A government inquiry into Sri Lanka’s civil war is “flawed at every level”, providing no accountability for atrocities, says a new report.
The commission has not properly pursued allegations of war crimes committed by the army and Tamil Tiger rebels, says the Amnesty International report.
The rebels were defeated in 2009 in a hard-fought end to their two-decade separatist war.
The government has yet to respond to the allegations.
But it has repeatedly argued that its forces behaved with complete discipline in the last months of the war.
It has also dismissed the idea of an international inquiry into the latter stages of the conflict as a waste of time.
The Amnesty report says it exposes the shortcomings of the inquiry carried out bySri Lanka’s Lessons Learnt and Reconciliation Commission (LLRC).
“The Sri Lankan government has, for almost two years, used the LLRC as its trump card in lobbying against an independent international investigation,” said Amnesty’s Asia Pacific Director Sam Zarifi ahead of the launch of the report – entitled When will they get justice? Failures ofSri Lanka’s Lessons Learnt and Reconciliation Commission.
“Officials described it as a credible accountability mechanism, able to deliver justice and promote reconciliation. In reality it’s flawed at every level: in mandate, composition and practice.”
The LLRC was established by President Mahinda Rajapaksa in May 2010, after he made a joint commitment to an accountability process inSri Lankaalongside UN Secretary General Ban Ki-moon.
But Amnesty says the commission’s mandate falls far short of international standards for such inquiries and that it has “failed to appropriately investigate credible allegations of systematic violations by both sides to the conflict”.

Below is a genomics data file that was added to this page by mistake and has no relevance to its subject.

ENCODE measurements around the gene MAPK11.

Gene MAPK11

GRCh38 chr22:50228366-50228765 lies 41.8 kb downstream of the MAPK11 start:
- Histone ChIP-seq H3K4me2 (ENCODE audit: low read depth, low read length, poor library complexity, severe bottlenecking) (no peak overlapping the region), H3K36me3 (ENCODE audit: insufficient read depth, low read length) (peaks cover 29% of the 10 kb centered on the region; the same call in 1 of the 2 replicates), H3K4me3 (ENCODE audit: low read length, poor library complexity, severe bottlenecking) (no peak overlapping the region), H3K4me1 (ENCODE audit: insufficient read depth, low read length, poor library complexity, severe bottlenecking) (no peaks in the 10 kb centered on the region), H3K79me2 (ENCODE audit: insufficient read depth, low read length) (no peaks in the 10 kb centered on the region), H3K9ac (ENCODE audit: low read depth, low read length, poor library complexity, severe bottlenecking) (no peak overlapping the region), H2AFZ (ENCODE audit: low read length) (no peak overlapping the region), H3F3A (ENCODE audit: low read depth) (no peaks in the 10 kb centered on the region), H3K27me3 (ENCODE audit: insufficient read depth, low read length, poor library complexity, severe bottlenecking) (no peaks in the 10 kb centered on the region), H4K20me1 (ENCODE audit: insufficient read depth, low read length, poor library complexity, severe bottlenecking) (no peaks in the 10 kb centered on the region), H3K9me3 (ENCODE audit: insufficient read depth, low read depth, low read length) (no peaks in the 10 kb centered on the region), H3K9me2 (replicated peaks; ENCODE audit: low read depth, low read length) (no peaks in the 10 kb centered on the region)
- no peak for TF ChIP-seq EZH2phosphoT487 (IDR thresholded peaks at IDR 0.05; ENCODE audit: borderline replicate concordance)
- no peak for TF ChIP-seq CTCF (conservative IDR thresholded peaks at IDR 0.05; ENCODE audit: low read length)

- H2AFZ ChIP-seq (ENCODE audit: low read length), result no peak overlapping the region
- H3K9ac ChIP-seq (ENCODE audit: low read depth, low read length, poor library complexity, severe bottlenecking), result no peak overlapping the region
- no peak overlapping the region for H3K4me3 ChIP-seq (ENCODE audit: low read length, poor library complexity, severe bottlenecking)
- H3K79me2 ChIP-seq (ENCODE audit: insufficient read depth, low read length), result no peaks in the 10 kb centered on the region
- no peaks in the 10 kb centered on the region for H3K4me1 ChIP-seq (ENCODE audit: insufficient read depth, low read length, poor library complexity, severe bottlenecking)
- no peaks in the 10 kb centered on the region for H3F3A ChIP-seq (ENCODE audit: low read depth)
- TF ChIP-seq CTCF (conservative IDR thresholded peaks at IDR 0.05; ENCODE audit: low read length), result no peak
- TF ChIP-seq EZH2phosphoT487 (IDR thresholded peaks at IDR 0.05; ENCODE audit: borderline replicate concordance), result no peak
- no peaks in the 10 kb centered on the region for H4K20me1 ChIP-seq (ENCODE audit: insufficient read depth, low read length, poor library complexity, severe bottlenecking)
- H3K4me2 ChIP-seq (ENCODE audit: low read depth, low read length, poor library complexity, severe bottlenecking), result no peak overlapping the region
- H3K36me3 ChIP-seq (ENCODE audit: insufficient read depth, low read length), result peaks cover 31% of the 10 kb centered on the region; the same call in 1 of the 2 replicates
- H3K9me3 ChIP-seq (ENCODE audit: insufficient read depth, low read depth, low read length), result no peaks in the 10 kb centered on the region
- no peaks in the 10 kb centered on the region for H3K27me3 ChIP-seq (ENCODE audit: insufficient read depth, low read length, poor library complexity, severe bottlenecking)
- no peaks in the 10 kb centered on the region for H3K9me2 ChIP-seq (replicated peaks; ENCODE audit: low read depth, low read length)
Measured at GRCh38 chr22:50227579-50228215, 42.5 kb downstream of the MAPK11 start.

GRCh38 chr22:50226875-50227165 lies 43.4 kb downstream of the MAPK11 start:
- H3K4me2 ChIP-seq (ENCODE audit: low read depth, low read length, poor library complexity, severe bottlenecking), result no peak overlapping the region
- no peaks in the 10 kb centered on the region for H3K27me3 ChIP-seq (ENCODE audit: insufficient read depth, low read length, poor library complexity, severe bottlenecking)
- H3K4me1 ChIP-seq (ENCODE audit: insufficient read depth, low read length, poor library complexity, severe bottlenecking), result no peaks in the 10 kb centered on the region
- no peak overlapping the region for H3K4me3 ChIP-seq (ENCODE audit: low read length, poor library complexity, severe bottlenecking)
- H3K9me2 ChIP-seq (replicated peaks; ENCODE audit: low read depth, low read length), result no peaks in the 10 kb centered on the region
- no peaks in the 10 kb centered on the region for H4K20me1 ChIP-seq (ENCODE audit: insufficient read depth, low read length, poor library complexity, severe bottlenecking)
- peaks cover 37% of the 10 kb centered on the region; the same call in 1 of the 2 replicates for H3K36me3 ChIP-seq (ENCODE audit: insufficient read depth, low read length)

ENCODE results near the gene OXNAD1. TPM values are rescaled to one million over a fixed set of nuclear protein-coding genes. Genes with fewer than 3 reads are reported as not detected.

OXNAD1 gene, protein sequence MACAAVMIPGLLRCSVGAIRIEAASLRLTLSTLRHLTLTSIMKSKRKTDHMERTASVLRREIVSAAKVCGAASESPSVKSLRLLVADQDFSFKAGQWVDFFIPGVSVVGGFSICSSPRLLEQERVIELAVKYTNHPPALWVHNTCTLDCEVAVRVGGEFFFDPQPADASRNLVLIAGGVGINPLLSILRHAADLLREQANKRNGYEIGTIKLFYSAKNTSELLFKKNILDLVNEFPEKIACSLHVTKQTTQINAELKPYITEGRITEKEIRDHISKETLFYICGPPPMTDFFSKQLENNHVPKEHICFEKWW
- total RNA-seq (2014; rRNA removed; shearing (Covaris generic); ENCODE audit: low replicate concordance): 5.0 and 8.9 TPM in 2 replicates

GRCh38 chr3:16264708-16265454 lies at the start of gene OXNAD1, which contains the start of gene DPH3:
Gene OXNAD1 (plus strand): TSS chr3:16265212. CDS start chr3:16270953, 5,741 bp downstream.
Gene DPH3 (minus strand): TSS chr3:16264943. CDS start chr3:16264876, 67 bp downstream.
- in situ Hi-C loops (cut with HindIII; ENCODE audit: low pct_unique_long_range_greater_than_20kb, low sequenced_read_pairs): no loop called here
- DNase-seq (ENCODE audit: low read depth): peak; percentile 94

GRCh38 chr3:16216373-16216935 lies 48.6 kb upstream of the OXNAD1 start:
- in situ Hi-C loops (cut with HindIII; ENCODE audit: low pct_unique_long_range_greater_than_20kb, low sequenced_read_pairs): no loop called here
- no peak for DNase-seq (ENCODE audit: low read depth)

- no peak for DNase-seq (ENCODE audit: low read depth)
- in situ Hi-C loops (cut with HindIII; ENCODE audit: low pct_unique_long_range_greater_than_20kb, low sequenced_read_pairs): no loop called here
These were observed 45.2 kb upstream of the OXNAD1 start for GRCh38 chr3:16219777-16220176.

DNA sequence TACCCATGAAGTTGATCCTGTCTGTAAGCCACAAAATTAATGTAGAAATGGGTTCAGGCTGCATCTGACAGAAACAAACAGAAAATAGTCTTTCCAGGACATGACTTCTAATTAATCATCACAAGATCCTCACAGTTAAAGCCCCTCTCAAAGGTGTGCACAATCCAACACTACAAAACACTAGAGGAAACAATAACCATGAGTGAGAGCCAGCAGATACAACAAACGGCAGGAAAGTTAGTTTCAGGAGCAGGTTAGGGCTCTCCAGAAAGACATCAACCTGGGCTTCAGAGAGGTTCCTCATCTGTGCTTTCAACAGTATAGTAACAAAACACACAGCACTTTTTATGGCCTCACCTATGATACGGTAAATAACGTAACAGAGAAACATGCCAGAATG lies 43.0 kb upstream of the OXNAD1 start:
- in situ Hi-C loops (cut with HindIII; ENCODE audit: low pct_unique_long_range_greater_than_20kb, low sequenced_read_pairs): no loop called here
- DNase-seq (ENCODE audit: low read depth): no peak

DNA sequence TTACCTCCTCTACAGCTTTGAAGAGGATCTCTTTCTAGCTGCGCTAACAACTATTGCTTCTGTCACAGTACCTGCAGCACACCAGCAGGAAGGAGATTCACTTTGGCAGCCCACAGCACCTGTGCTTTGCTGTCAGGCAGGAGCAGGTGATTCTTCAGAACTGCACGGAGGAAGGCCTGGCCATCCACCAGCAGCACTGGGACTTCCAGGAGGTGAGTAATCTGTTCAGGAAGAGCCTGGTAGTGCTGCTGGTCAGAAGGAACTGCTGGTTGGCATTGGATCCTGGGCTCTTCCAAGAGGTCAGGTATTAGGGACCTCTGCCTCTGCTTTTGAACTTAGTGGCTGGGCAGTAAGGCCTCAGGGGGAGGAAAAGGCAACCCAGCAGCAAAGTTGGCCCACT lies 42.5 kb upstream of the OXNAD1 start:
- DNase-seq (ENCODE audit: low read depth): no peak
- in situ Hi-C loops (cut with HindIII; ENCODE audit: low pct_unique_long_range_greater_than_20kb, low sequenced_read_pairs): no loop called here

It says that these crimes include illegal killings and enforced disappearances, widespread shelling of civilian targets such as hospitals and the use of civilians as human shields.
The human rights group says that commissioners on the LLRC include former government officials who have publicly defended it against allegations of war crimes.
The LLRC published an interim report in September and will submit its final report in November.
“It is the latest in a long line of failed domestic inquiries. Impunity has been the rule rather than the exception, now exacerbated by a post-conflict triumphalism that rejects all responsibility for abuses carried out by government forces,” said Mr Zarifi.
“Only an international, independent investigation can deliver justice to the thousands of victims ofSri Lanka’s brutal conflict.”
But this option was recently ruled out by External Affairs Minister GL Peiris who recently said inColombothat it was unreasonable for the international community “to expect a complete remedy for all issues in the short span of two-and-a- half years since the Lankan conflict ended”.
He said that that the country had made “unprecedented progress” in meeting the humanitarian and economic needs of those affected by the conflict.